Newly-wed, Lady Rhea Claire and Dante Leighton must return to England, where their reception is anything but warm.Now armed with wealth and power, Dante is a target for the murderous smugglers who despoiled his family home, while Rhea’s father, the powerful Duke of Camareigh, vehemently rejects their marriage.The two lovers thought themselves invincible together. But in the riveting conclusion of McBain’s epic trilogy, Dante’s determination to reclaim his family seat and Rhea’s desperation to win over her father threaten to cause an insurmountable rift that could break them apart forever.
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Rhea blinked in disbelief. “What an insufferable man you are. And whether you are, as you would have me believe, a marquis, or whether you are a tinker, I would still find you the rudest, most vulgar individual I have ever had the misfortune to encounter.”
“I am impressed by this splendid show of ladylike disdain, feigned though it be, but well done nonetheless. But the light of truth has revealed you in my cabin. Now, how do you explain yourself out of that?”
Dante glanced down at the map, which was lying at his feet. “Since the map is still here, I must deduce that was not your intended object in stealing on board the Sea Dragon. Rather, you wanted to make my acquaintance. Perhaps you imagined that a marquis makes love differently from other men you have known. I assure you, except for my own personal preferences, I am no different from any other man.”
Dante eyed the girl up and down, noting with distaste her limp hair and dirty clothes, and guessed she was eighteen or older. Probably older to have so arrogant a demeanor and the derring-do to beard the lion in his den. But one thing was for certain, she was old enough to be held accountable for her misdeeds. She needed to be taught a sobering lesson, one that she would not soon forget, Dante decided, for he was in no mood tonight to show leniency to anyone. Besides, odds were, if she’d had a pistol tucked away somewhere, he would be lying dead at her dainty, secondhand shoes right now.
“So, you wish to get to know me better,” Dante commented. “You have been rather inept at engaging anything more than my displeasure thus far. If your scheme is to succeed, then you will have to make a few concessions to me. You should have taken more care to learn my likes and dislikes. I am a very particular fellow about whom I let into my bed. And right now, you haven’t a ghost of a chance to fulfill that wish of yours.” Dante was pleased to see an expression of concern passing across her grimy face.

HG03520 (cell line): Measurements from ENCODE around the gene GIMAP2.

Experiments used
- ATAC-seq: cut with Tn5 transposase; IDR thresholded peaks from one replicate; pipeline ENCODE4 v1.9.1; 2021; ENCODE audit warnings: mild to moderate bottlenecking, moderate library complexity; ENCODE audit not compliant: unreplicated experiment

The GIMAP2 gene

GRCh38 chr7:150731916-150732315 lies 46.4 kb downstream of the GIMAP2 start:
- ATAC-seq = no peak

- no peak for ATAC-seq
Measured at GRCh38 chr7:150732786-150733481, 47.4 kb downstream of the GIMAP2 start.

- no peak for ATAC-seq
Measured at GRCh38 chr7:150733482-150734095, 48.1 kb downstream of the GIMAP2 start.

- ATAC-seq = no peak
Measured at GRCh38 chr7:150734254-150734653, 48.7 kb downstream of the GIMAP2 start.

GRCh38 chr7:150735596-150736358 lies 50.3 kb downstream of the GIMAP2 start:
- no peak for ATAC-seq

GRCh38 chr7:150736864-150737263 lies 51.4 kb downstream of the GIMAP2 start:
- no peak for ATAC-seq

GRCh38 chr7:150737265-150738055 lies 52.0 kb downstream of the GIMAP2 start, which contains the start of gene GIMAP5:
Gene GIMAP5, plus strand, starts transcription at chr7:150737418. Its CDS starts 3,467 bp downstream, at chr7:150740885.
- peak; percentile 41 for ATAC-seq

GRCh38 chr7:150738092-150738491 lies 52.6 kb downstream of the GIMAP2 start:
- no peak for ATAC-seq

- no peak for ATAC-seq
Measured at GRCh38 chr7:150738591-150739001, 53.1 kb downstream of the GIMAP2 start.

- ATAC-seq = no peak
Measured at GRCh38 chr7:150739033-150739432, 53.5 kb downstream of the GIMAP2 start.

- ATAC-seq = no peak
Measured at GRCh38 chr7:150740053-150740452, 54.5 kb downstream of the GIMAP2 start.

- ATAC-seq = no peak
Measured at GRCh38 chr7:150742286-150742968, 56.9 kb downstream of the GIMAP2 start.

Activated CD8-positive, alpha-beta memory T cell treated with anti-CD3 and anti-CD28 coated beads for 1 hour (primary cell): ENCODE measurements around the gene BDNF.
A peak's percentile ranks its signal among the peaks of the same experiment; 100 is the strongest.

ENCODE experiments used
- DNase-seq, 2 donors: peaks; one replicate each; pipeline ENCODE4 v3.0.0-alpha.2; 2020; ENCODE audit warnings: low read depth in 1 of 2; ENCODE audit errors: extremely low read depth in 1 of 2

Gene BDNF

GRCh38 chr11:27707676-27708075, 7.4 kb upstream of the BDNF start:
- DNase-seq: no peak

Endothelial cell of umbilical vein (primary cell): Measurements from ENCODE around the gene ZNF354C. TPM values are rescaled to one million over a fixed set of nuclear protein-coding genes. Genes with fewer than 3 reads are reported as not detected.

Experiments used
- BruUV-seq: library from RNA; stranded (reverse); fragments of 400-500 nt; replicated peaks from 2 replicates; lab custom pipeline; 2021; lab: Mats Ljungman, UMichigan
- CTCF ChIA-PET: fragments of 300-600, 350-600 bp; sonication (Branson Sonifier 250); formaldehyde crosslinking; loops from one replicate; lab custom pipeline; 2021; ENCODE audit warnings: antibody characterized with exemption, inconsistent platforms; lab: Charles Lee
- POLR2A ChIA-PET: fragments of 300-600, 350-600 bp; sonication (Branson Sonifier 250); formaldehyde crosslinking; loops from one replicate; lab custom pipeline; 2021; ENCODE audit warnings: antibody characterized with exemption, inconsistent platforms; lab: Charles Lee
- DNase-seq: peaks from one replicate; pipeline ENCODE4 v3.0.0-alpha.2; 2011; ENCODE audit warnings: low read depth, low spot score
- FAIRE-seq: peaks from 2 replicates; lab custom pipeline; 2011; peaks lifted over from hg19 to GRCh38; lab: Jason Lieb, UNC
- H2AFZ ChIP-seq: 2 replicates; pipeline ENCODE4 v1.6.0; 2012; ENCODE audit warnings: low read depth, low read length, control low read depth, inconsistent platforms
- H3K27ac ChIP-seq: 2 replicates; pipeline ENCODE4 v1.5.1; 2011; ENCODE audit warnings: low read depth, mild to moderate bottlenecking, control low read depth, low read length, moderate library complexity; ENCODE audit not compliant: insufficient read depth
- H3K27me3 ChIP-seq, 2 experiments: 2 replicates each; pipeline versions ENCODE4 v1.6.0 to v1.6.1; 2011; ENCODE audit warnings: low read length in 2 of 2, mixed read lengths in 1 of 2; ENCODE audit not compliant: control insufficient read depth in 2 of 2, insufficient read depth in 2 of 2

“However, that can be remedied quite easily,” he continued. “I’ve never been one to stand in the way of another’s ambition, as long as it does not interfere with mine.” He sounded almost friendly, but Rhea was not deceived, for his painful grip on her wrists had not lessened.
“Either you are hard of hearing or extremely obtuse,” Rhea declared furiously. “I despise the very sight of you and would find the burning fires of hell preferable to sharing a bed with you. I do not care if you have an arm’s length of titles to your wretched name, whatever that might be. All I desire is to get off this ship, and away from you.”
“Ah, come now, no more protestations against sharing my bed, for we both know how hollow they are,” Dante responded easily. His smile was forced, though, for this insolent chit had a way with words that cut deeply into a man’s self-esteem, and his had already been inflicted with a few jabs of late.
Dante’s gaze clashed with the violet eyes that were glowing with hatred of him, and he resented the fact that such beauty should belong to a dirty little street urchin, who would spit in his face if she thought she could get away with it unscathed. Her contempt for him was visible in every quivering ounce of her, and yet she was the one who had set out to entrap and deceive him. He was the one with the grievances, although to look at her one would think she had been the victim of foul play.
Dante allowed his eyes to linger on the contours of her face for a moment longer, a moment which seemed endless to Rhea. Then he smiled, and it was a strangely beautiful smile in spite of its coldness. Abruptly, he released her wrists, picked up the map, and walked away from her.
Laurie McBain became a publishing phenomenon at age twenty-six with her first historical romance. She is a winner of the RT Reviewers’ Choice Award for Best Historical Romance Author. All of her romances were bestsellers, selling over 11 million copies. Laurie’s books have been out of print for over 5 years.
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